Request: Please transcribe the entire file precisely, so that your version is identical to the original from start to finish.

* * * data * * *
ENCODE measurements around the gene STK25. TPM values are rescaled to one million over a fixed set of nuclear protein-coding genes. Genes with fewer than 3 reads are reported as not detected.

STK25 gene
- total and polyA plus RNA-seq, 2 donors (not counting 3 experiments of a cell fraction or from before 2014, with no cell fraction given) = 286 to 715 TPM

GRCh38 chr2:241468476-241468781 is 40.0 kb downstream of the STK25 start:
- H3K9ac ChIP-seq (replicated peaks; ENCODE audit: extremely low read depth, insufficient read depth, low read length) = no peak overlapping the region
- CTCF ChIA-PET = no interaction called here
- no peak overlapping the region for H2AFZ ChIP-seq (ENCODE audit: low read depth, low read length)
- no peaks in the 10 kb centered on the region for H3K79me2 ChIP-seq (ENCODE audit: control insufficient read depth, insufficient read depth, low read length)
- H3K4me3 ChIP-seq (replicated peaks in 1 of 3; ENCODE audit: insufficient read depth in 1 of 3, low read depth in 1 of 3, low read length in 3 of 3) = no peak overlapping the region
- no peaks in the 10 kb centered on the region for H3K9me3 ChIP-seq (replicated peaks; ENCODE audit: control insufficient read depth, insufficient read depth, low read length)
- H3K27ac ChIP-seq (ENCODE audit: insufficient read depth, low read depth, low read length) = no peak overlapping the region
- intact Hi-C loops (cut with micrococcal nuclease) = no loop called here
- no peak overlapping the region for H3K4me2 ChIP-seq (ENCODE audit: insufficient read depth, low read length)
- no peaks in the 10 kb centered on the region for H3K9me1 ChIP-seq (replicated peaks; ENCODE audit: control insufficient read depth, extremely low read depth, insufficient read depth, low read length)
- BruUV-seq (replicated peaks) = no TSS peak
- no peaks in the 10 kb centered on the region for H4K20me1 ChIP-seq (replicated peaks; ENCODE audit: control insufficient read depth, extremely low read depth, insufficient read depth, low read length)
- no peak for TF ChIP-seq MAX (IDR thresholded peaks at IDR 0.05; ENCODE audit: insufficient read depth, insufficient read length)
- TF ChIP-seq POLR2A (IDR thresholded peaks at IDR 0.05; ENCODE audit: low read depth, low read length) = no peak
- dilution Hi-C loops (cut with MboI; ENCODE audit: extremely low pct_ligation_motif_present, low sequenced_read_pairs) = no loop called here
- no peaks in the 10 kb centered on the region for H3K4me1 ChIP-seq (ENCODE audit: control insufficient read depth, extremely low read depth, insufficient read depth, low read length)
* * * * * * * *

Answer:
ENCODE measurements around the gene STK25. TPM values are rescaled to one million over a fixed set of nuclear protein-coding genes. Genes with fewer than 3 reads are reported as not detected.

STK25 gene
- total and polyA plus RNA-seq, 2 donors (not counting 3 experiments of a cell fraction or from before 2014, with no cell fraction given) = 286 to 715 TPM

GRCh38 chr2:241468476-241468781 is 40.0 kb downstream of the STK25 start:
- H3K9ac ChIP-seq (replicated peaks; ENCODE audit: extremely low read depth, insufficient read depth, low read length) = no peak overlapping the region
- CTCF ChIA-PET = no interaction called here
- no peak overlapping the region for H2AFZ ChIP-seq (ENCODE audit: low read depth, low read length)
- no peaks in the 10 kb centered on the region for H3K79me2 ChIP-seq (ENCODE audit: control insufficient read depth, insufficient read depth, low read length)
- H3K4me3 ChIP-seq (replicated peaks in 1 of 3; ENCODE audit: insufficient read depth in 1 of 3, low read depth in 1 of 3, low read length in 3 of 3) = no peak overlapping the region
- no peaks in the 10 kb centered on the region for H3K9me3 ChIP-seq (replicated peaks; ENCODE audit: control insufficient read depth, insufficient read depth, low read length)
- H3K27ac ChIP-seq (ENCODE audit: insufficient read depth, low read depth, low read length) = no peak overlapping the region
- intact Hi-C loops (cut with micrococcal nuclease) = no loop called here
- no peak overlapping the region for H3K4me2 ChIP-seq (ENCODE audit: insufficient read depth, low read length)
- no peaks in the 10 kb centered on the region for H3K9me1 ChIP-seq (replicated peaks; ENCODE audit: control insufficient read depth, extremely low read depth, insufficient read depth, low read length)
- BruUV-seq (replicated peaks) = no TSS peak
- no peaks in the 10 kb centered on the region for H4K20me1 ChIP-seq (replicated peaks; ENCODE audit: control insufficient read depth, extremely low read depth, insufficient read depth, low read length)
- no peak for TF ChIP-seq MAX (IDR thresholded peaks at IDR 0.05; ENCODE audit: insufficient read depth, insufficient read length)
- TF ChIP-seq POLR2A (IDR thresholded peaks at IDR 0.05; ENCODE audit: low read depth, low read length) = no peak
- dilution Hi-C loops (cut with MboI; ENCODE audit: extremely low pct_ligation_motif_present, low sequenced_read_pairs) = no loop called here
- no peaks in the 10 kb centered on the region for H3K4me1 ChIP-seq (ENCODE audit: control insufficient read depth, extremely low read depth, insufficient read depth, low read length)